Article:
Robespierre: 200 years ahead of his time

Sometimes you come across a quotation from history which is so completely adapted to our times, that you find it hard to believe that it wasn’t said yesterday. But here’s a quotation from two hundred years ago which could usefully be reproduced and fastened to the wall of every office in every government of the western world.

I found it in, of all places, a new history of the French Revolution by Eric Hazan. If you can read French it’s well worth getting, because the book is written largely from sources of the time, and is a useful corrective to the current right-wing orthodoxy in France which sees the Revolution as a disastrous mistake, in which radicals, forerunners of Lenin and Stalin, hijacked a sensible attempt to create an English-style constitutional monarchy. By basing himself on documents and speeches of the time, Hazan largely dismantles this nonsense.

But back to the quotation I promised you. In 1792, a strange coalition of monarchists and liberal politicians dragged the country into unnecessary wars, initially against the Austrians. The monarchists hoped that military defeat would restore the full powers of the King, and enable the aristocratic exiles to return. The liberals hoped that military victory would  calm the revolutionary fervor in France, and would enable them to impose their own brand of constitutional monarchy with a limited form of democracy, on other countries. And so, not for the first time in history, and not for the last, a nation went to war for objectives that were wildly at variance with each other, and the result was a disaster.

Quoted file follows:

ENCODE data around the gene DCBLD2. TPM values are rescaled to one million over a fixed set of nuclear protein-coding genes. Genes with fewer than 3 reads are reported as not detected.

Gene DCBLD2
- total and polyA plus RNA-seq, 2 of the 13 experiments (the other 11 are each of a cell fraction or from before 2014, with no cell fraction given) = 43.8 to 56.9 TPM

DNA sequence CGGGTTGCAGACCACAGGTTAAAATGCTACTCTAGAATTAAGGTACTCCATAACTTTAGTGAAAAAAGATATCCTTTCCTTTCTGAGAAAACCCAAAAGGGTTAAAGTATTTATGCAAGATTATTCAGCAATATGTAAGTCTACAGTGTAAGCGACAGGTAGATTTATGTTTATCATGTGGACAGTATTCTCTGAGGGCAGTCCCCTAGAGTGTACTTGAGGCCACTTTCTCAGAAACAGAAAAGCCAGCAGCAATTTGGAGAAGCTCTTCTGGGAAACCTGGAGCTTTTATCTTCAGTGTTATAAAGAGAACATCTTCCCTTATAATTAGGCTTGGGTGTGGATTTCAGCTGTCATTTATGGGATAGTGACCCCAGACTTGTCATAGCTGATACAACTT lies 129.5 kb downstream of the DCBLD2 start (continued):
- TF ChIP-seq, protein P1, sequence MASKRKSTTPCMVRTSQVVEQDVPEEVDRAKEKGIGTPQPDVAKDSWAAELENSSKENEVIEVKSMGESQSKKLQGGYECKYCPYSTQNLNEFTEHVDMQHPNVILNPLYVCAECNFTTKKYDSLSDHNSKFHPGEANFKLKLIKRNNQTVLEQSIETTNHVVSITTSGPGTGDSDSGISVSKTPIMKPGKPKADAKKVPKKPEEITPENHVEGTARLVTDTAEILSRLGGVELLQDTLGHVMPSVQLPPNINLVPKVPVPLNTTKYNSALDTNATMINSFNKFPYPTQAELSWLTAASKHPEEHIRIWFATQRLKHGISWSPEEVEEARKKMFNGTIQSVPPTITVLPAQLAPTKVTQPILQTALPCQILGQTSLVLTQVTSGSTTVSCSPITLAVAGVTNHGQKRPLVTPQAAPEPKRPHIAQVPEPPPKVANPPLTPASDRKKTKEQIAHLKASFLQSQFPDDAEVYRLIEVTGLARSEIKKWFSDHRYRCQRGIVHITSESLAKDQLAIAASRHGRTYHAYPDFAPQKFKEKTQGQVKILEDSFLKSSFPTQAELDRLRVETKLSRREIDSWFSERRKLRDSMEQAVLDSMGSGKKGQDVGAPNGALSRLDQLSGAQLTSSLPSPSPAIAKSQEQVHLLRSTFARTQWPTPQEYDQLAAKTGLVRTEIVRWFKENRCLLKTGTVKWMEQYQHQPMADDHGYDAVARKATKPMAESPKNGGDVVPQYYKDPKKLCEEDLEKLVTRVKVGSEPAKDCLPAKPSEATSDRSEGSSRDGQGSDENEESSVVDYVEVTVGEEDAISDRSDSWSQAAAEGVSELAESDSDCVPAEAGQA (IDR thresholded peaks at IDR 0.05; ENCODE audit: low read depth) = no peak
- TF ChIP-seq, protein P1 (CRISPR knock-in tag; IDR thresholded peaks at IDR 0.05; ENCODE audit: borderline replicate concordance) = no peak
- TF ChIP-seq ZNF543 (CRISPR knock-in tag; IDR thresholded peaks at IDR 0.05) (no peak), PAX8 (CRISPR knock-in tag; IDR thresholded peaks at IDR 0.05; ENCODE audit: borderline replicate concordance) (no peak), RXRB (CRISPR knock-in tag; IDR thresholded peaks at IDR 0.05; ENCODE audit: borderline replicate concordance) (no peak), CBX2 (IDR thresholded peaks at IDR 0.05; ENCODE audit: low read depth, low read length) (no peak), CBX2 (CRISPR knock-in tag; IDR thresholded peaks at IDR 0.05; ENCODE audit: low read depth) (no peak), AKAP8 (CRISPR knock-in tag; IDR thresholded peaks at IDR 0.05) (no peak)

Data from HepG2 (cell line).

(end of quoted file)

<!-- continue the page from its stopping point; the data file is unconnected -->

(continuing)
Very few voices were raised against the war in the new Assembly. The most influential was Robespierre. Yes, that Robespierre, the bloodthirsty revolutionary terrorist, and this is what he said (my translation).

“The wildest notion that could ever cross the mind of a political leader is to suppose that all the people of a nation have to do is to fight their way into someone else’s country to make that country adopt their laws and their Constitution. Nobody likes missionaries bearing arms, and nature and common prudence means they will be resisted as enemies”.

A few years later, Robespierre himself was dead, and over the next generation the idea of fighting wars, ostensibly at least, to “free” peoples and change political systems went out of fashion. But goodness me, it’s back now with a vengeance (as it were), and Robespierre’s words appear almost supernaturally prescient, don’t they?


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